With the election season in full swing and a new school year approaching, educators will soon confront a difficult question: Should we share our own political views with students? As a current high school and former middle school teacher, my answer to this question has always been informed by own experiences as a student. Taught by left-leaning teachers and professors in New England who often made demeaning comments about conservatives, I vowed to never insert my opinions when discussing current affairs in my classes.
But the ascendancy of Donald Trump during this presidential campaign has challenged this commitment. Trump’s vitriolic rhetoric, and his history of demonizing marginalized groups, obligates teachers to reconsider their beliefs about how to approach civic education.
The overtly racist and xenophobic statements that Trump has made throughout his campaign should compel educators to speak up and denounce the remarks. From Trump’s insinuation that the Mexican government is sending rapists into the U.S. to his implicit endorsement of a physical assault on a Black Lives Matter protester, Trump has repeatedly disparaged racial and ethnic groups. Recently Trump insulted the Muslim parents of a fallen U.S. soldier by suggesting that the soldier’s mother “wasn’t allowed” to speak at a speech during the Democratic National Convention. By refraining from expressing to students any criticism of these comments, and the many more like them, teachers implicitly condone dangerous stereotypes about race, religion and ethnicity.
...educators will soon confront a difficult question: should we share our own political views with students?
Similarly, teachers must forcefully respond to Trump’s many sexist statements and insinuations. The repugnant nature of Trump’s remark that Fox News reporter Megyn Kelly had “blood coming out of her eyes. Blood coming of her wherever” at a GOP debate can’t be ignored. Nor should teachers withhold their reaction to allegations such as Trump’s argument that Hillary Clinton can’t “satisfy America” because she “can’t satisfy her husband.” Trump even poked fun at the face of Carly Fiorina, one of his opponents in the Republican primary. Many elementary and middle school students especially don’t yet possess the maturity to understand the misogynistic character of Trump’s comments, sometimes even finding them entertaining. Teachers who remain agnostic about these remarks unintentionally convey that they represent acceptable forms of expression.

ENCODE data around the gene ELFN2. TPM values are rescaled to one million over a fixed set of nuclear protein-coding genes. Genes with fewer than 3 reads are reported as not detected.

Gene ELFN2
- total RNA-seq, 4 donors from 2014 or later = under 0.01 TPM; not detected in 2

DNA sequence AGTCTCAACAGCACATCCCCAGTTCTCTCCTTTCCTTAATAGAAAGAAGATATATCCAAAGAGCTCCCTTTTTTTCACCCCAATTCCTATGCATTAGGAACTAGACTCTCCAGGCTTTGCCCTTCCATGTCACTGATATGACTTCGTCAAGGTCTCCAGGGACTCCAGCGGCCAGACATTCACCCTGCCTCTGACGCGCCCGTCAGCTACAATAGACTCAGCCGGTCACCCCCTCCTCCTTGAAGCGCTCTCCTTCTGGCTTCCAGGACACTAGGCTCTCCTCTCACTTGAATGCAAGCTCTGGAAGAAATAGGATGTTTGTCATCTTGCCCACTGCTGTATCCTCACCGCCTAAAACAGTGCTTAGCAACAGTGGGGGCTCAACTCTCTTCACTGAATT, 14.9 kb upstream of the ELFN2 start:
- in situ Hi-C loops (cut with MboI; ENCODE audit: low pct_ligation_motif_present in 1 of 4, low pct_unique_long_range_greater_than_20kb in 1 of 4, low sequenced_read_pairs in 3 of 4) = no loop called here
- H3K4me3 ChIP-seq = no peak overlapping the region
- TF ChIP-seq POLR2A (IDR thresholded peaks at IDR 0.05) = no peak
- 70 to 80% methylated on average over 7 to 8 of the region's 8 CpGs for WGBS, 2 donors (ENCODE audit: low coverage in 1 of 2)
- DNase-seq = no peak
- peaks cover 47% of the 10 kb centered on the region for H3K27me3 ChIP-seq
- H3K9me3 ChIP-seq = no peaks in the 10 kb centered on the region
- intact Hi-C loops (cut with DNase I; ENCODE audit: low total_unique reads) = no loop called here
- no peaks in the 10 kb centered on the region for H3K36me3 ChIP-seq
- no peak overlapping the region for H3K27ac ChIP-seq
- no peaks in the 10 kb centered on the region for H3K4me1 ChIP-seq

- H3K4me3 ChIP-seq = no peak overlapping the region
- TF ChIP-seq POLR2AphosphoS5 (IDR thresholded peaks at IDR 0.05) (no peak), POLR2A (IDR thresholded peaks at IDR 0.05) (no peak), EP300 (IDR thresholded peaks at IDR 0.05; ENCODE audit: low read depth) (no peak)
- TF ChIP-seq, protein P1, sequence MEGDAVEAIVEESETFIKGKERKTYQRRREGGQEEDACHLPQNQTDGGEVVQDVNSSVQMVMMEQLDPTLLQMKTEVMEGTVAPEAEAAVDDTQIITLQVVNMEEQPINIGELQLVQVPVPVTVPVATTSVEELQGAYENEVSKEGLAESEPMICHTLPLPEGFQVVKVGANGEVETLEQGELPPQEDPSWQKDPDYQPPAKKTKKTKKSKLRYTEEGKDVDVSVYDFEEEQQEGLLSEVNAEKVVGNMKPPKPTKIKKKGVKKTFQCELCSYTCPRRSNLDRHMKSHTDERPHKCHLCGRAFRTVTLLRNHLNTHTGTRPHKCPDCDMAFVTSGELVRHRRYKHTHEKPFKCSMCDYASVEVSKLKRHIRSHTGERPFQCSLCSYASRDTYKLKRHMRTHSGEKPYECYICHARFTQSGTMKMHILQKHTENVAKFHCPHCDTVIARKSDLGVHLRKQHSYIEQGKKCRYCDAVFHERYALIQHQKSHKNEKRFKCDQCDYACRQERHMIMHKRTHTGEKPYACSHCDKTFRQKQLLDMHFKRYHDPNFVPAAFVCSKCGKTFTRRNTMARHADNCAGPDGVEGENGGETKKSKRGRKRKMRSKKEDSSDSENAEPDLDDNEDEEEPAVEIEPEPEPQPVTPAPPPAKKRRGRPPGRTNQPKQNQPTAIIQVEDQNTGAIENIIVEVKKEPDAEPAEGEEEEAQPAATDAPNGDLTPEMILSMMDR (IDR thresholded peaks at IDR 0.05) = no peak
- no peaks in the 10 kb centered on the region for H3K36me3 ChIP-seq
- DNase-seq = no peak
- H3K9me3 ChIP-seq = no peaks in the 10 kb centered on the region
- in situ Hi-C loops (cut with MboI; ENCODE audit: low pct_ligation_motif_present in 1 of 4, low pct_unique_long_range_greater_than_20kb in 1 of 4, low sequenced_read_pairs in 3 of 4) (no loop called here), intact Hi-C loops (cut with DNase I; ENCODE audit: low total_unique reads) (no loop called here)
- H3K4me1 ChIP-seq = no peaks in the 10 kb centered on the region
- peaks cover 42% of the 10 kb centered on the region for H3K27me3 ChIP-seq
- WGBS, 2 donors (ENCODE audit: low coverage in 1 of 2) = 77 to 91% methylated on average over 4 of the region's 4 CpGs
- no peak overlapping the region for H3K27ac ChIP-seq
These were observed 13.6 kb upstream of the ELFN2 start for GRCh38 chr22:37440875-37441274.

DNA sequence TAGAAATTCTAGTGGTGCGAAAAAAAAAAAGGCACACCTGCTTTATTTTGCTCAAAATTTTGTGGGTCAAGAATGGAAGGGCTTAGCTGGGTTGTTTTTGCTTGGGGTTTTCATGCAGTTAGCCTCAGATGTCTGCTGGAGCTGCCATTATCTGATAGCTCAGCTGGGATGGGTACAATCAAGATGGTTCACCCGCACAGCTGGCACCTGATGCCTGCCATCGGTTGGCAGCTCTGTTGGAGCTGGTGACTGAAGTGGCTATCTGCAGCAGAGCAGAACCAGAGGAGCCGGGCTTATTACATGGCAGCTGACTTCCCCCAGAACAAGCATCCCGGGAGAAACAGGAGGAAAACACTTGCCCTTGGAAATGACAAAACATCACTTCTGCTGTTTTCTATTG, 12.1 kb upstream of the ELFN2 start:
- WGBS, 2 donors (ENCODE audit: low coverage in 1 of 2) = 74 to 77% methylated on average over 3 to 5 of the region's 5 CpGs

Some parents and community leaders express understandable skepticism about any political interference on the part of teachers, especially those working in public institutions. Educators must indeed uphold their duty to invite diverse perspectives into student discussions and to avoid suppressing the free exchange of ideas. But we also need to recognize the grave consequences of allowing Trump’s rhetoric to go unchallenged. According to a recent survey conducted by Teaching Tolerance, more than two out of three teachers expressed that students — mainly immigrants, children of immigrants and Muslims — have conveyed concern about what might happen to their families after the election. And more than one out of three teachers observed an increase in anti-immigrant and anti-Muslim sentiment.
“Students are hearing more hate language than I have ever heard at school before,” one high school teacher explained. Another teacher explained that one of her fifth grade students told a Muslim student that “he was supporting Donald Trump because he was going to kill all of the Muslims if he became president.” The survey’s disturbing findings, not to mention Trump's latest incitement to violence spread at a political rally, justify why teachers must intervene at a time when students are inundated with increasingly toxic propaganda.
Perhaps more than any other obligation, educators have a duty to uphold civil discourse that values diversity and dissent.
To be sure, Trump is not the only presidential candidate whose actions deserve scrutiny. Hillary Clinton’s careless use of a private email server during her term as secretary of state should not be hidden from students. Nor should questions about her history of dishonesty be dismissed or minimized by teachers. By exclusively drawing attention to Trump’s flaws, educators shirk their obligation to create an environment where all students feel comfortable expressing their perspectives. Furthermore, many school or district policies forbid teachers from endorsing political candidates, a mandate that must be taken seriously.
But teachers ultimately do students a disservice if they don’t acknowledge that many of Trump’s statements have violated norms of decency in a singular manner. Perhaps more than any other obligation, educators have a duty to uphold civil discourse that values diversity and dissent. In any other election year, fulfilling this obligation and fulfilling the obligation to refrain from editorializing on candidates’ statements would not be mutually exclusive. These are no ordinary times, however.
Let’s be honest: A student who frequently made racist and sexist remarks about classmates would end up in the principal’s office, maybe even find himself suspended. We can’t assign Trump a detention, but at the very least, teachers can explain to students that he’s broken the class rules.